If you could change one thing in the musical world and it would become a reality, what would that be?

I would try to form a real musicians Union to help working musicians in times like these

What has made you laugh with John Lee Hooker and what touched (emotionally) you from Muddy Waters?

John Lee Hooker’s witty sense of humor would make me laugh & think.

Muddy Waters made ALL musicians proud to follow in his footsteps, because of the dignified way he comported himself.

"The moment that changed my life when my mother bought me a guitar years ago. Some highlights have been doing two duets with BB KING and winning the Grammy for one. The other highlight was talking with R.H. HARRIS of the Soul Stirrers years ago when I was in the Spiritual Corinthians." (Joe Louis Walker / Photo by Joe Del Tufo)

What are some of the most important lessons you have learned from your experiences with the old blues cats?

Listen, listen listen... ask questions, take care of your business.

What is the hardest part to be a Blues musician today's? How do you want your music and songs to affect people?

As with any job,… working steady & keep up with things, such as technological advances (Facebook, iTunes streaming, etc. etc.) is a challenge. I believe my music is simply a conversation between myself & the listener. Everybody hears, feels music different, so I just try to connect and hopefully tap into what and how they feel, to let them know that I might be feeling the same way, and maybe we can get through an issue together.

Are there any memories from Viva Las Vegas (Live) which you’d like to share with us?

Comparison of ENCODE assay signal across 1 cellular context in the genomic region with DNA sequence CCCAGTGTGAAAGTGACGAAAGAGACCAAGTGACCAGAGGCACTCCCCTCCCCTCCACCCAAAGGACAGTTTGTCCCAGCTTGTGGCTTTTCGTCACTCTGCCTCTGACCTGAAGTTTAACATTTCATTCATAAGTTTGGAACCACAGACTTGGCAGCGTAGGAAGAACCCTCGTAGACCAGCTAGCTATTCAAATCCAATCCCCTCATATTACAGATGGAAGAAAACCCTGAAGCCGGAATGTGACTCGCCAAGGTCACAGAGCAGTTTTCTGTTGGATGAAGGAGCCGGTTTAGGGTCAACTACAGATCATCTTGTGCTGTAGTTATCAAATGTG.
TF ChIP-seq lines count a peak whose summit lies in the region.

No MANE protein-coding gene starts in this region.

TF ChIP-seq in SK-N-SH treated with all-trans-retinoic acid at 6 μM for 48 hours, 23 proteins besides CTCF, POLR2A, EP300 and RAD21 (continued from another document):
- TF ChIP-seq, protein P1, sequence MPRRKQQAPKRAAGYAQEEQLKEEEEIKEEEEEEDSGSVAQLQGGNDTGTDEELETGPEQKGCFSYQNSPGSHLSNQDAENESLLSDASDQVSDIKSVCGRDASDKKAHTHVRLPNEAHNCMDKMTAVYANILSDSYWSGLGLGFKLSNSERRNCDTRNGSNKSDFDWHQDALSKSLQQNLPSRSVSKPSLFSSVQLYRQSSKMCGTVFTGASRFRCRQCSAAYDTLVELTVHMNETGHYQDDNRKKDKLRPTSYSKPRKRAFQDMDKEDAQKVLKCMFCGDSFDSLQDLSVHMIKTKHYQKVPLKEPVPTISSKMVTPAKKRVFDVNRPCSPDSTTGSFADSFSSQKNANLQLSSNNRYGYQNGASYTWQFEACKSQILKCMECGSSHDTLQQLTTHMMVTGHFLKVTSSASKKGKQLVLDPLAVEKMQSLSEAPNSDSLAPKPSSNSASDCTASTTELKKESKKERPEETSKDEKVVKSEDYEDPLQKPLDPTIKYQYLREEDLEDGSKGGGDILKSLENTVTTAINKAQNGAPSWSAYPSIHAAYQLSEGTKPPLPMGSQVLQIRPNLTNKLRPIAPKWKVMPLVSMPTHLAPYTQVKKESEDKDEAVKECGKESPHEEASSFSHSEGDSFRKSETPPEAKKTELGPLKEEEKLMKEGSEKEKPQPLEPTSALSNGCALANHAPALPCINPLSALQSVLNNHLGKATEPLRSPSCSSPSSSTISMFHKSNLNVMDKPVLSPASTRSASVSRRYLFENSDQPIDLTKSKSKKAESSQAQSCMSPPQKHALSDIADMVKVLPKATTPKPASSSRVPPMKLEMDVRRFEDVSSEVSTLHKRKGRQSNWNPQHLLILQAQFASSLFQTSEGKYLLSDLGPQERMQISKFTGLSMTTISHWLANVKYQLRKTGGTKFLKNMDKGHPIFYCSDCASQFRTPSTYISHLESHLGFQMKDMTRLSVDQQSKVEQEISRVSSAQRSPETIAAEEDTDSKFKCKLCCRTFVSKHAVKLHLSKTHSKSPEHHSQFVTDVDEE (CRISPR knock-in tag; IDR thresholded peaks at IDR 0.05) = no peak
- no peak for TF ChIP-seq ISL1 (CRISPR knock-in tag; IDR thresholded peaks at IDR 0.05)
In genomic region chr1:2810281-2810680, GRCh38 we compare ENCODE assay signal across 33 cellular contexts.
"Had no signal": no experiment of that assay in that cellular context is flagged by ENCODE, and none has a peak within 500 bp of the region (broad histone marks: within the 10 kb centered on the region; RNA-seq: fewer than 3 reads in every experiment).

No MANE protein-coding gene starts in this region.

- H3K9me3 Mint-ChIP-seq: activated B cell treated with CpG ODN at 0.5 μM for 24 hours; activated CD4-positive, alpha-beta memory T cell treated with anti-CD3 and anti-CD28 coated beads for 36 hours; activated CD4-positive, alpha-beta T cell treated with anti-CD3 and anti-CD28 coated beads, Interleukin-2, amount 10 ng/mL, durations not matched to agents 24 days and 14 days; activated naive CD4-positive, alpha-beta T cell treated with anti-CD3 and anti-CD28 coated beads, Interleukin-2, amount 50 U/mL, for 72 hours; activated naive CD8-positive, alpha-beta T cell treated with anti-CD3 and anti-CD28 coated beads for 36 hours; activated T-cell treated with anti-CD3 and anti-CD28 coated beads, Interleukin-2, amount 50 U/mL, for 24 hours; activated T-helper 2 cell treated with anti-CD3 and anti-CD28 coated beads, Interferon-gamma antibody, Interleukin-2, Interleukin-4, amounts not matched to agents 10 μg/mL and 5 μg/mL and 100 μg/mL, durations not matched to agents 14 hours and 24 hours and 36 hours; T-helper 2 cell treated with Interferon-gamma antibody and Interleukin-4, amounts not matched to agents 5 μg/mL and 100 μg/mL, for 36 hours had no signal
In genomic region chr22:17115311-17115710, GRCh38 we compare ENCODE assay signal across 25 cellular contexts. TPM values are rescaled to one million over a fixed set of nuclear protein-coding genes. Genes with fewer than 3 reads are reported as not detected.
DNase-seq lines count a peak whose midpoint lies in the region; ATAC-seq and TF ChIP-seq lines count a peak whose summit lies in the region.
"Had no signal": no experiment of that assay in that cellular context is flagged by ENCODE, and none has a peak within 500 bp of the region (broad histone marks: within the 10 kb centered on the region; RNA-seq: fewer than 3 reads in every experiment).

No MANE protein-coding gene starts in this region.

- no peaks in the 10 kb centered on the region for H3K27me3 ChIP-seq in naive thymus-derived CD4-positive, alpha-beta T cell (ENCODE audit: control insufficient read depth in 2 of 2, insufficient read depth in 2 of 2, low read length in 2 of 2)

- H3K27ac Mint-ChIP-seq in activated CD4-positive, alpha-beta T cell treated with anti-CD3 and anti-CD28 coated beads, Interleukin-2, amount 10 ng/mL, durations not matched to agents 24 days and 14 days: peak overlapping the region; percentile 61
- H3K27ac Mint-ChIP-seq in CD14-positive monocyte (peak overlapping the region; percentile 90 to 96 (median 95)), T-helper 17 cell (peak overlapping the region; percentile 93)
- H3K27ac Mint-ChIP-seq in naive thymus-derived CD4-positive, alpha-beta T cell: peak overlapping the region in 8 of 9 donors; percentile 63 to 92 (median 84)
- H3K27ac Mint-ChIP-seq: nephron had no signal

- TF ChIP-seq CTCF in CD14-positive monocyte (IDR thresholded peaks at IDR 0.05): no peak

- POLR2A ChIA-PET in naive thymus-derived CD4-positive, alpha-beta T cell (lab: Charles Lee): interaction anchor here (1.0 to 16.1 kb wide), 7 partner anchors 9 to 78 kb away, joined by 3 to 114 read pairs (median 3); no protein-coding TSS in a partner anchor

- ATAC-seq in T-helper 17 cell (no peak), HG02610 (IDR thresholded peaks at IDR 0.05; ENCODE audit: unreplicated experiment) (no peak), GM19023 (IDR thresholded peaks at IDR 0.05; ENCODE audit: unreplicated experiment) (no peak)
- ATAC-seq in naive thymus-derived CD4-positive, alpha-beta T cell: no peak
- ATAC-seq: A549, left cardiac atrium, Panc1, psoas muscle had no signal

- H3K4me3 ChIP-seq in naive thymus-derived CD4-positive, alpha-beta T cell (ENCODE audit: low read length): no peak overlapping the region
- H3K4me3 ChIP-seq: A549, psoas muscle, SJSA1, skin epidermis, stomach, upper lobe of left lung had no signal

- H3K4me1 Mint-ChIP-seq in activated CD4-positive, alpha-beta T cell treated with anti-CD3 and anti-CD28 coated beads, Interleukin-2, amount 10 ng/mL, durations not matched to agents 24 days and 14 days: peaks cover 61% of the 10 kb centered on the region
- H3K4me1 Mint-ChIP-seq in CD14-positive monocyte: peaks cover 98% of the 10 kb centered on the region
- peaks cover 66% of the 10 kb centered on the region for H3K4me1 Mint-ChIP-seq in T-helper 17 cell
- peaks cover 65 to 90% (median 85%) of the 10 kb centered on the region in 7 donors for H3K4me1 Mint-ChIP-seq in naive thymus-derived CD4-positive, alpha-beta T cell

Yes, I remember a lot of people being very excited to be part of the experience.

What are some of the most important lessons you have learned from your nearly six decades career?

If you don’t know something..., as somebody that does. Don’t be afraid to take chances.

What touched (emotionally) you from CLEOPATRA RECORDS? What is the hardest part making a world tour?

Cleopatra has been fantastic. The hardest part of touring is that sometimes it’s very hard to eat the way one eats at home. Especially if one is a vegetarian.

"Blues music in today’s age, mean many things to many people. But to me, it’s simply, my heritage and my culture." (Photo: Joe Louis Walker on stage, London UK c.1980s)

Do you consider the Blues a specific music genre and artistic movement or do you think it’s a state of mind?

For me, Blues is my perpetual state of being.

What do you learn about yourself from the blues culture and what does the blues mean to you?

Blues is a healer like John Lee Hooker said. Blues means credibility.

Which meetings have been the most important experiences for you? What is the best advice has given you?

Not one meeting, but many! Make your music inclusive!

Are there any memories from 'Everybody Wants a Piece' your previous studio album which you’d like to share with us?

Having the dog bark on "35 years old…

What do you miss most nowadays from the blues of past? What are your hopes and fears for the future of?

I miss the older blues guys company. I hope live music is still being played. I fear live music won't be played!

What were the reasons that made the 60s to be the center of Psychedelic Blues/Rock n’ Roll researches?

Adventurous young people.

What has made you laugh from Lightning Hopkins and what touched (emotionally) you from Michael Bloomfield?

Lightnin Hopkins mystery…

"I leave to other people to try to deserve my music. For me it’s basically my musical DNA." (Joe Louis Walker / Photo by Arnie Goodman)

What is the impact of Blues music and culture to the racial, political and socio-cultural implications?

I think it made people more tolerant!!!

Let’s take a trip with a time machine, so where and why would you really want to go for a whole day?

Africa 200 BC, so I wouldn’t have to deal with technology.

Joe Louis Walker - Home

Views: 154

Comments are closed for this blog post

social media

Members

© 2020   Created by Michael Limnios Blues Network.   Powered by

Badges  |  Report an Issue  |  Terms of Service